The rehabilitation procedures for a sprained ankle include immediate treatment, stretching to increase ROM, conditioning, total body fitness, training, and the use of heat and cold. A sprained ankle can come in any of the three classifications for a sprain (levels 1,2 and 3).
Immediate treatment of a sprained ankle
The immediate treatment for a sprained ankle is RICER. The ankle should be rested, have ice placed on it for 20 min every 2 hours for 48 hrs, fitted with a compressions bandage, elevated above the heart and the athlete should be referred to a medical or health professional to have the ankle formally assessed.
Stretching and increased ROM
There are many muscles around the ankle joint including the gastrocnemius, soleus, and tibialis anterior (although there are many more that cross this joint, these are the ones you should know). Athlete’s suffering an injury to their ankle will begin rehabilitation through slow isometric stretches of the many muscles around the joint. Pain should be minimal during this period, as stretching too far can cause re-injury of the ligament. Stretching will progress and can incorporate PNF or dynamic stretches as required.
During the rehabilitation procedures for a sprained ankle the athlete will need to begin to condition the muscles around the ankle to strengthen the joint. Often with a sprained ankle some muscles are strained, and as such conditioning should begin with light activities and progress. Conditioning exercises can be as simple as inversion and eversion movements of the ankle, as well as plantar, and doors flexion. These types of movements can progress to becoming calf raisers with weights or begin to include low impact movements such as cycling or swimming. Conditioning will progress to becoming weight bearing, jogging, running, and then changing direction and jumping at the end.
Total body fitness
During the rehabilitation procedures for a sprained ankle the athlete will want to maintain total body fitness, and will likely need to restore this post rehabilitation before competing again. Activities that can be done include, cycle ergometers, swimming (with minimal or no kicking to begin, but progress to including ht feet). As rehabilitation progresses, the athlete can begin to cycle before running etc as they recover. It will be important during this time for the athlete to also seek to maintain fitness through resistance training programs that minimise impact and force through the ankle. This can progress with recovery.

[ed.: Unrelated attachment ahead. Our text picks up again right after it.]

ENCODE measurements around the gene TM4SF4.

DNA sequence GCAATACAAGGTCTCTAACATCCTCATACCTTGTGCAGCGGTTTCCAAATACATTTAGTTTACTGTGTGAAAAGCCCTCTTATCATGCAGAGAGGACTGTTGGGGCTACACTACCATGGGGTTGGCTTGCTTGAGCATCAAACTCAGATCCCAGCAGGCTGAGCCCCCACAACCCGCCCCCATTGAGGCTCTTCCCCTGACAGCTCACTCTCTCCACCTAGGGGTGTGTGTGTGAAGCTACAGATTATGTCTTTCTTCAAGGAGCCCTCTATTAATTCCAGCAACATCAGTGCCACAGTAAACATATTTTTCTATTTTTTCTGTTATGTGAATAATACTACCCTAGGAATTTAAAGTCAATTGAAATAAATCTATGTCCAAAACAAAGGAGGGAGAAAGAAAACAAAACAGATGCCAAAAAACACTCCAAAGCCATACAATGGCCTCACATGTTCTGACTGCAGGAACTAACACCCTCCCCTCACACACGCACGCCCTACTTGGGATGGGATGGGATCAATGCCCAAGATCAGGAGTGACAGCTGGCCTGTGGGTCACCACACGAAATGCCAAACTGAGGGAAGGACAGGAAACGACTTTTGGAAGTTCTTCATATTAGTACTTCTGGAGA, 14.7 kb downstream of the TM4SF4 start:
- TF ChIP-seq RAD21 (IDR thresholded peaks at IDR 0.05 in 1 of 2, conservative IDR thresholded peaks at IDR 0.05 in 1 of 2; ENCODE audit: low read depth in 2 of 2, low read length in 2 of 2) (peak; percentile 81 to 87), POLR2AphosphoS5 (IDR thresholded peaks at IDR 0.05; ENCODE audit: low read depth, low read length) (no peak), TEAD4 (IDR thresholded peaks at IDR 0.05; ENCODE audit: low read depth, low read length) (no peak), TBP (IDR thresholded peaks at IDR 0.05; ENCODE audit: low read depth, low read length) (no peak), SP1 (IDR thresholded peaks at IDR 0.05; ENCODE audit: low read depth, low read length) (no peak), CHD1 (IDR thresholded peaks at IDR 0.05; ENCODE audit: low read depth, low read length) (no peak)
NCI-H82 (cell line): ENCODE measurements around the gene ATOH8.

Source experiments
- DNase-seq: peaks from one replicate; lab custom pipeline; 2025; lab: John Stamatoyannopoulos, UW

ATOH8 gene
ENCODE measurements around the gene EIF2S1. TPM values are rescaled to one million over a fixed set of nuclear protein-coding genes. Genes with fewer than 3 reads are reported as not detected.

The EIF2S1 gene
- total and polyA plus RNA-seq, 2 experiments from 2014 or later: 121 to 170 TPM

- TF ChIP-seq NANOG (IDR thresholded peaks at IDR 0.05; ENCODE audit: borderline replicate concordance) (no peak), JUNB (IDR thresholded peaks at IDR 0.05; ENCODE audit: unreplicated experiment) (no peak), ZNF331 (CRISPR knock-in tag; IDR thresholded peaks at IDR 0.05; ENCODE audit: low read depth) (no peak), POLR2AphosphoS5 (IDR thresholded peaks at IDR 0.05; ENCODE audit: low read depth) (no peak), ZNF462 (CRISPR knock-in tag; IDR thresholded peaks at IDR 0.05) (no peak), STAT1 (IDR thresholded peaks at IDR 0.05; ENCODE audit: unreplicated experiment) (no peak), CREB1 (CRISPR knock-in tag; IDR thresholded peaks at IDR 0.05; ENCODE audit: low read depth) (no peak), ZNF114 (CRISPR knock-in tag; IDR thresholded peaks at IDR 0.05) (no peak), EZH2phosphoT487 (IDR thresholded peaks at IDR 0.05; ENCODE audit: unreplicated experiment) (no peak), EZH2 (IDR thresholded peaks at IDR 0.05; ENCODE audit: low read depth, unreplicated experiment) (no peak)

Post rehabilitation, the athlete will begin to resume normal training. To begin with the athlete may be given extra activities such as stretches to include in their warm up. They will also start with a lower intensity and build their skills etc back up as they are able. It is important that the athlete does not return to full training intensity too soon, as many athletes re-injure themselves in training just prior to a return o competition. For a sprained ankle, agility and jumping activities should be minimised until strength, balance and stability are regained.
Throughout the rehabilitation procedures for a sprained ankle the athlete is likely to be required to tape and/or bandage their ankle to help provide support, restrict movement, add stability, and reduce swelling.
Use of heat and cold
Ice is often used throughout rehabilitation procedures for a sprained ankle, especially int eh immediate treatment and during the beginning stages of rehabilitation after treatment. This is to help reduce inflammation around the joint and allow for greater range of motion.
heat can be used to help warm the ankle and allow for greater rang of motion during the rehabilitation procedure or specific treatments. Often hydrotherapy is used to help reduce the force through the ankle, but also to provide heat to the area. heat increases blood supply and helps the body to rebuild injured tissue. Heat is not recommended during the first week to 2 weeks of treatment.